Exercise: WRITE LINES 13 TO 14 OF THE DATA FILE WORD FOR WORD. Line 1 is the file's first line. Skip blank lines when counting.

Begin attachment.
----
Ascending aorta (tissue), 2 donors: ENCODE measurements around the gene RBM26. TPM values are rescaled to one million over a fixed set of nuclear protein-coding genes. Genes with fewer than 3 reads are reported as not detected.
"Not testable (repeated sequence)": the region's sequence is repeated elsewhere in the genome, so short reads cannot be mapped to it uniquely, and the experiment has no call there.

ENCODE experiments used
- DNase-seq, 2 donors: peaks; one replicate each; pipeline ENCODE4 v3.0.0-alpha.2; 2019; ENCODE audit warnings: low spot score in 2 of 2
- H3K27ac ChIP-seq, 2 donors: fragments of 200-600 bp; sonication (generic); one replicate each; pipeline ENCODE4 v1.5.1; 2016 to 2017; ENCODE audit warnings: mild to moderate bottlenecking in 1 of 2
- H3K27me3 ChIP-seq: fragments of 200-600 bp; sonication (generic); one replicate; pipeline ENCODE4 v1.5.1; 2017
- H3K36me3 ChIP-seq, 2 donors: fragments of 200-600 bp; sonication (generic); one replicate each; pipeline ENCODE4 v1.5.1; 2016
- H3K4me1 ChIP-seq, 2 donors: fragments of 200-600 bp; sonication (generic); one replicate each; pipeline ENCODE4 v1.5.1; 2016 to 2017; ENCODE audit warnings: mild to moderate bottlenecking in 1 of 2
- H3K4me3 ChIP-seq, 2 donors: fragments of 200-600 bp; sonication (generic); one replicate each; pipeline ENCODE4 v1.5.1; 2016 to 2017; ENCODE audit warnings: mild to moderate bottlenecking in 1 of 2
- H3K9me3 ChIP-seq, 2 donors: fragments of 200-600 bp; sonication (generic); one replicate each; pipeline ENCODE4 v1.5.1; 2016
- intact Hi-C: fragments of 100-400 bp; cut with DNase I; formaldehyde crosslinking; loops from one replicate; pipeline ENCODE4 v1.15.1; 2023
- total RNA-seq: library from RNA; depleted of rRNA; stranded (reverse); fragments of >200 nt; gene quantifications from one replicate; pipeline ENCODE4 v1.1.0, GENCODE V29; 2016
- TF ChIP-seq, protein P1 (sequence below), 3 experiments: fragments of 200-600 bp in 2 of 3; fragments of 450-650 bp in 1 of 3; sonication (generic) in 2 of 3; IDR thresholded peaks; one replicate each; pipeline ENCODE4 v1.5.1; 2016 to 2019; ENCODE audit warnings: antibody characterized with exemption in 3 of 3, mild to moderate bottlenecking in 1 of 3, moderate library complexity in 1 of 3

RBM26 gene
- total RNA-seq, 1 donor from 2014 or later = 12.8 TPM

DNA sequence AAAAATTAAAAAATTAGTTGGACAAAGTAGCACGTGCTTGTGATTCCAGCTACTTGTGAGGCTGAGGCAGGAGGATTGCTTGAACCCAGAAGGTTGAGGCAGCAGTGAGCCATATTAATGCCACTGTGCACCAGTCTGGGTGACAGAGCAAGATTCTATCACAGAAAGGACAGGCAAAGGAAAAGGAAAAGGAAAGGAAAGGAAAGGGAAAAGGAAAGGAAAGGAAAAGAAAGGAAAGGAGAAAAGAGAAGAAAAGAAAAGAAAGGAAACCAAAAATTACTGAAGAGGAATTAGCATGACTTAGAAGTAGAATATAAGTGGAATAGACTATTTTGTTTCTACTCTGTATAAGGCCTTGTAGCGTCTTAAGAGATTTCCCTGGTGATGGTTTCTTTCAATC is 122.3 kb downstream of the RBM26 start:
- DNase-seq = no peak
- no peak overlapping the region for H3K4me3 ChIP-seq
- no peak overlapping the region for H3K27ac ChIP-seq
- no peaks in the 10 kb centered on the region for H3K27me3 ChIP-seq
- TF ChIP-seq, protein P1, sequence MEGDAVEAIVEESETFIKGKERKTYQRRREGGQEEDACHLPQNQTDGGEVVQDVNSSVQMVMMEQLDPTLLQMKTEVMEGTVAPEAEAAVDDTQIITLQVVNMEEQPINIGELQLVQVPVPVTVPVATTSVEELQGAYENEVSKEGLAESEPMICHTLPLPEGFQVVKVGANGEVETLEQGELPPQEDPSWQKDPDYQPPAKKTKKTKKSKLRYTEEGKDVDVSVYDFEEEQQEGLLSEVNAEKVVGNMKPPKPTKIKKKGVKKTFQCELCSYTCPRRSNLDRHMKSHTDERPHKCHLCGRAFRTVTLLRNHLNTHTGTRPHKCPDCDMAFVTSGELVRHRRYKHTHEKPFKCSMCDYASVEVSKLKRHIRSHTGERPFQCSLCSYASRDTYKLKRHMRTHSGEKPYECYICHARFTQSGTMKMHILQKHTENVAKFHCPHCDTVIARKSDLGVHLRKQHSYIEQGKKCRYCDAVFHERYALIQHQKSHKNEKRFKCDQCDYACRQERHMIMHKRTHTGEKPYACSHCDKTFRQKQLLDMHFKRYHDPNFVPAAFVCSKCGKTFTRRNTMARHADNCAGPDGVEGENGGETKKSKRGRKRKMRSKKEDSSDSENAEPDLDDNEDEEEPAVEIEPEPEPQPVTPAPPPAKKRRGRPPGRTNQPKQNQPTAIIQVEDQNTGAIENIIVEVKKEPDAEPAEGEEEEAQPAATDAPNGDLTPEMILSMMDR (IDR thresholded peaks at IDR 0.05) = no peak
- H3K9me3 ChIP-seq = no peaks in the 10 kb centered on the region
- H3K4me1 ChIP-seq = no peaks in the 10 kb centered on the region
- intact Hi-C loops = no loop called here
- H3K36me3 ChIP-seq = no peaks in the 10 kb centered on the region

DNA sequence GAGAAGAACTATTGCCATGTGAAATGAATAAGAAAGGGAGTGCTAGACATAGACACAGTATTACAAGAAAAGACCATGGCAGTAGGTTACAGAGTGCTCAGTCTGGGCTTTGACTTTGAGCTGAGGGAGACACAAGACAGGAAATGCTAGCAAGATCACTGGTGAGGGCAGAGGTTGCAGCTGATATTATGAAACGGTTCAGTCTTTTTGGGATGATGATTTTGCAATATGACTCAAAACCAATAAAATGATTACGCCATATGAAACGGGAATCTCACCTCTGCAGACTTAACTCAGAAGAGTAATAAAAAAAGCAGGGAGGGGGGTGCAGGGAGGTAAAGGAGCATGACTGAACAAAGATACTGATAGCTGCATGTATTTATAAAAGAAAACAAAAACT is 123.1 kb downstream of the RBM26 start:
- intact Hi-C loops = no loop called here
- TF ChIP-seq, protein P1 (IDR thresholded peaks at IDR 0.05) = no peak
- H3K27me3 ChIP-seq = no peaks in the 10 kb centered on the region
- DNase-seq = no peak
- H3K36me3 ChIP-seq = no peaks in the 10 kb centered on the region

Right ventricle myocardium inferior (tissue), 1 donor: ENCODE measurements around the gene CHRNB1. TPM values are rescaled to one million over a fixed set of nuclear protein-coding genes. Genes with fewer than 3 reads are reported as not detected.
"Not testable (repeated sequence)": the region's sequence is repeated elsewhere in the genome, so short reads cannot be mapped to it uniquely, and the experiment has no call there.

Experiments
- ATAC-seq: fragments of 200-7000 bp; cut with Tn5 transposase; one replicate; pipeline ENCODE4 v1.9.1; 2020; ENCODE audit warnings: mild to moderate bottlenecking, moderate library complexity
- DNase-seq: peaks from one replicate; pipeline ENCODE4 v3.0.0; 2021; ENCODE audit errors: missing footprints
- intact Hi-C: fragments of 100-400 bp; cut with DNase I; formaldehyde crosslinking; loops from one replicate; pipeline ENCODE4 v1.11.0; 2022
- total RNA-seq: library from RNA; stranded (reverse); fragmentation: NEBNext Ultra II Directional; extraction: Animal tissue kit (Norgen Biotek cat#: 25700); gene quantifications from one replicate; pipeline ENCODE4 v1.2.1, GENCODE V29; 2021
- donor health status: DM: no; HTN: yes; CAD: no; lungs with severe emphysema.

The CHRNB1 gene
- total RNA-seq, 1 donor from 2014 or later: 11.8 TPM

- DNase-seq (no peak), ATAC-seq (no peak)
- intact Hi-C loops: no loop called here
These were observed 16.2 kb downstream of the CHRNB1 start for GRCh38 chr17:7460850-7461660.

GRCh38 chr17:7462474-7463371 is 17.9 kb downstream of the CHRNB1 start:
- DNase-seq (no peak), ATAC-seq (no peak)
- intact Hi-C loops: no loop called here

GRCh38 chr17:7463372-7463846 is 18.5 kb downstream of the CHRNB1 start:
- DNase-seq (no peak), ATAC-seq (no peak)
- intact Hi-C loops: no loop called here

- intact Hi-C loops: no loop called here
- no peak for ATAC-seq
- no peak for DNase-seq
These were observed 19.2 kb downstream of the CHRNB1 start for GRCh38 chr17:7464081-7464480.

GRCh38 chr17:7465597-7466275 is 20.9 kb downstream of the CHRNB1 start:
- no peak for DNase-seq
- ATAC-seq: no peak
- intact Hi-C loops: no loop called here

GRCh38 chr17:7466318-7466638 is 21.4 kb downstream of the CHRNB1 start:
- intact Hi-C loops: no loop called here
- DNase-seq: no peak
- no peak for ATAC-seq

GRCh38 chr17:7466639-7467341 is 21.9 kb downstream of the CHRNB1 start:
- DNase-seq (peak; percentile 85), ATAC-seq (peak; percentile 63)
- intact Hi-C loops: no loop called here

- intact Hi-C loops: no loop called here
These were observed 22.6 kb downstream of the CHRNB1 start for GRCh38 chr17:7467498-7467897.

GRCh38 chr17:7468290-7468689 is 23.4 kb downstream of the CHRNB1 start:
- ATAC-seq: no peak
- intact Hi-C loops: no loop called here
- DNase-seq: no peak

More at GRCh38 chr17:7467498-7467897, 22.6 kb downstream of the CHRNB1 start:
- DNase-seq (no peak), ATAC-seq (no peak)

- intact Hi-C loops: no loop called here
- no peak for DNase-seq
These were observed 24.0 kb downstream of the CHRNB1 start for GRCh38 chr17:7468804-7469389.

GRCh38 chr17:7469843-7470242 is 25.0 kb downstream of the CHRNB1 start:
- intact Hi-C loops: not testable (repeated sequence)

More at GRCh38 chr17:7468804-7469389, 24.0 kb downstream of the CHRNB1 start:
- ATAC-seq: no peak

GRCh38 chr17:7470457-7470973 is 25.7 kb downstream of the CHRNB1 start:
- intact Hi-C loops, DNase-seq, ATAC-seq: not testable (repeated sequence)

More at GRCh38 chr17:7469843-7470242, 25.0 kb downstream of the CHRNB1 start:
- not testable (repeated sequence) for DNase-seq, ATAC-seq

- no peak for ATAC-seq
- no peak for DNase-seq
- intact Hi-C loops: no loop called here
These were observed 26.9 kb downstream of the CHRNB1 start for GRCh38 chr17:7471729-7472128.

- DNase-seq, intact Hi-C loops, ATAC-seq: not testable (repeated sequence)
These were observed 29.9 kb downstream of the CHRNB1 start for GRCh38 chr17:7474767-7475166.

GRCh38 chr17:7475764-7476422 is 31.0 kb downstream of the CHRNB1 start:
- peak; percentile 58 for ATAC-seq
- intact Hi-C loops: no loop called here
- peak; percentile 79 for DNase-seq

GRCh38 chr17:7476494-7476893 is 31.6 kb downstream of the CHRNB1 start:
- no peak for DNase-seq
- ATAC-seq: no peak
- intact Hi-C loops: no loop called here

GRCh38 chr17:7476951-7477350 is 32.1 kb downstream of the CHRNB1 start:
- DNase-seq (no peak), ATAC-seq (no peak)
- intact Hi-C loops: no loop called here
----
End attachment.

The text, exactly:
- TF ChIP-seq, protein P1 (sequence below), 3 experiments: fragments of 200-600 bp in 2 of 3; fragments of 450-650 bp in 1 of 3; sonication (generic) in 2 of 3; IDR thresholded peaks; one replicate each; pipeline ENCODE4 v1.5.1; 2016 to 2019; ENCODE audit warnings: antibody characterized with exemption in 3 of 3, mild to moderate bottlenecking in 1 of 3, moderate library complexity in 1 of 3

RBM26 gene